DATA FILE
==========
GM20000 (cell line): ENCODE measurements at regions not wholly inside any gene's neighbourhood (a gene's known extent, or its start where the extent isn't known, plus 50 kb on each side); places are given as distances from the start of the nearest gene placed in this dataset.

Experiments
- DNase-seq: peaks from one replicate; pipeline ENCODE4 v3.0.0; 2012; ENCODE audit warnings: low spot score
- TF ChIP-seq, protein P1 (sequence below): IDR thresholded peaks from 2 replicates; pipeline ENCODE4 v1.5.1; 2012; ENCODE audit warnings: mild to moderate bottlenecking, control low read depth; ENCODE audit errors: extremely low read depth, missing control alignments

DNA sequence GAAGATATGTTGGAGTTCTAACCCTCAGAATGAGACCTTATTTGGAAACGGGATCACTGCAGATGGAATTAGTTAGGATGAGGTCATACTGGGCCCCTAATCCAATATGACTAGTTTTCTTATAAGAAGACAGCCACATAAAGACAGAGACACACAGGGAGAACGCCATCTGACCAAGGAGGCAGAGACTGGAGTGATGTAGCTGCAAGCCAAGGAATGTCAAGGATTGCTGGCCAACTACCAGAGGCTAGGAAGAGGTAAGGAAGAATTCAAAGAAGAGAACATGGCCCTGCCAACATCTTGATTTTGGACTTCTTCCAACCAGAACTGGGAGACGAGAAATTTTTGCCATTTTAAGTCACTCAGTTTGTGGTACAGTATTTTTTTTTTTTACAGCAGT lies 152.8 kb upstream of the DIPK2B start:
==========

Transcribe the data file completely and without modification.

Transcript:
GM20000 (cell line): ENCODE measurements at regions not wholly inside any gene's neighbourhood (a gene's known extent, or its start where the extent isn't known, plus 50 kb on each side); places are given as distances from the start of the nearest gene placed in this dataset.

Experiments
- DNase-seq: peaks from one replicate; pipeline ENCODE4 v3.0.0; 2012; ENCODE audit warnings: low spot score
- TF ChIP-seq, protein P1 (sequence below): IDR thresholded peaks from 2 replicates; pipeline ENCODE4 v1.5.1; 2012; ENCODE audit warnings: mild to moderate bottlenecking, control low read depth; ENCODE audit errors: extremely low read depth, missing control alignments

DNA sequence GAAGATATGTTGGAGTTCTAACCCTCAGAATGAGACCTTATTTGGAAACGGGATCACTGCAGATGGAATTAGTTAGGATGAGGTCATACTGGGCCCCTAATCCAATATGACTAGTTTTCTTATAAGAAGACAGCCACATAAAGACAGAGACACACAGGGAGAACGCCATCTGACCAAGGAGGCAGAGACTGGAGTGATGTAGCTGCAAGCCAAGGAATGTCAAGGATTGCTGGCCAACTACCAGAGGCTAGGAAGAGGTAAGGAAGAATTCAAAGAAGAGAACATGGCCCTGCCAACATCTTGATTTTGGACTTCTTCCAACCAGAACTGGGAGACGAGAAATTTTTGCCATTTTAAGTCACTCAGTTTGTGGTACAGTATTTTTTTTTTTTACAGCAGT lies 152.8 kb upstream of the DIPK2B start: